"Shortly after moving in, we were driving through Ipswich and saw a sign for Titchmarsh & Goodwin.. so we zoomed in, and had a tour of the workshop. We were so excited, it felt we had brought the furniture home!"

The couple haven't encountered any problems with keeping their barn snug and warm, even with the open-plan layout and lack of conventional ceilings.

Sylvia has a fine collection of blue and white china which is attractively displayed throughout the property.

"I think the underfloor heating is the answer. We are delighted the builders thought of that in the first place," says Ian. "And we are so pleased our bedrooms are all off the main living space and have 'normal' proportions."

Over the years, Sylvia and Ian have built up a collection of antiques and contemporary furniture, which blend perfectly with the scale of their property. These include an antique Dutch chandelier, a Victorian oak rocking chair, and a long French oak dining table with refectory benches and chairs.

"We were very lucky, as everything had been done before we bought the barn," Ian continues. "The oak flooring in the living area, the bathroom fittings, and the kitchen were all in place. All we had to do was furnish the space, which can be quite difficult when it is such a large area. Too-small sofas, for instance, would look silly with these vast ceilings. Fortunately we had the right-sized sofas and armchairs, which we bought 16 years ago."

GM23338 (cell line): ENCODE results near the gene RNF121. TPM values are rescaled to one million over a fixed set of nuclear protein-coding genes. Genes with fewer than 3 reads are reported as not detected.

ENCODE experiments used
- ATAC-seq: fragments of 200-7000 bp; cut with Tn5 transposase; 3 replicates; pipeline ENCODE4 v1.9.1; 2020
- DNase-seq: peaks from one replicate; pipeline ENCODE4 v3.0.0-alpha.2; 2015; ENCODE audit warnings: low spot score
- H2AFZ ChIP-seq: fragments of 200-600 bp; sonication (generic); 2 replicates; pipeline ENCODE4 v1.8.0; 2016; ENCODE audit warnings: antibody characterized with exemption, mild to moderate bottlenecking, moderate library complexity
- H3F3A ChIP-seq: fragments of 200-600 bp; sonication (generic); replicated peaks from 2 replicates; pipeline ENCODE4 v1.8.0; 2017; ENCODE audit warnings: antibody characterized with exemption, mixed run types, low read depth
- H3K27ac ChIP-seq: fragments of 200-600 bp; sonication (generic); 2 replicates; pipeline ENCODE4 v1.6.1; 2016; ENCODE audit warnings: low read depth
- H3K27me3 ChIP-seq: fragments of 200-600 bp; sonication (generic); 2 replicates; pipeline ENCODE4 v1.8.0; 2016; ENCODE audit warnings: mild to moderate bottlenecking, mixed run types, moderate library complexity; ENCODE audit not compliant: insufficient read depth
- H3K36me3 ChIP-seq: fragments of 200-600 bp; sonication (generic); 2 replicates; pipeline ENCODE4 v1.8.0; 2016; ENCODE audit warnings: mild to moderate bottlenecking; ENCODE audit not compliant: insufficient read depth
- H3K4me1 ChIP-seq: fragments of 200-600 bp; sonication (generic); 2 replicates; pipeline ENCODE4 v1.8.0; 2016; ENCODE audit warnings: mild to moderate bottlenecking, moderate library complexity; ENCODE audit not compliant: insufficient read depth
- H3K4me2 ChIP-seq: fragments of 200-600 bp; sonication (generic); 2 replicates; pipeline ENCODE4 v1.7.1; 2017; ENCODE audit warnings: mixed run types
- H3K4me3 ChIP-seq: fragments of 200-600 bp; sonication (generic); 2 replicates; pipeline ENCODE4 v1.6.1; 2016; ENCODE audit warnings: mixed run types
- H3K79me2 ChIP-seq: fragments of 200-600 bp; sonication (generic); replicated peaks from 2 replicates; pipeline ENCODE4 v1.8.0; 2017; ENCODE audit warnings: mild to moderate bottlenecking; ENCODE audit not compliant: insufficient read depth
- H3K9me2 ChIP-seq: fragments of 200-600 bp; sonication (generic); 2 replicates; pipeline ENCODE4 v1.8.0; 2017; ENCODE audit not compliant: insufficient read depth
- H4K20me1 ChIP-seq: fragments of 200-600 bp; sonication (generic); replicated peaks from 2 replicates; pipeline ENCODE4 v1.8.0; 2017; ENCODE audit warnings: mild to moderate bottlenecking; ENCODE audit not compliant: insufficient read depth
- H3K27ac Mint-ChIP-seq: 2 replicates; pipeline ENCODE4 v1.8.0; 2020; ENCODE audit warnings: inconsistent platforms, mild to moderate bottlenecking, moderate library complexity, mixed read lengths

Two people were  needed to lift the heavy and old French oak butcher's block which Sylvia bought in an antique shop about 16 years ago in Northumberland for 400.  It fits perfectly in the small kitchen, providing extra working space. Stone coloured porcelain floor tiles and cream painted cupboards give the impression of space in an otherwise compact working area. The illusion is aided by the removal of the wall, leaving the woodwork intact.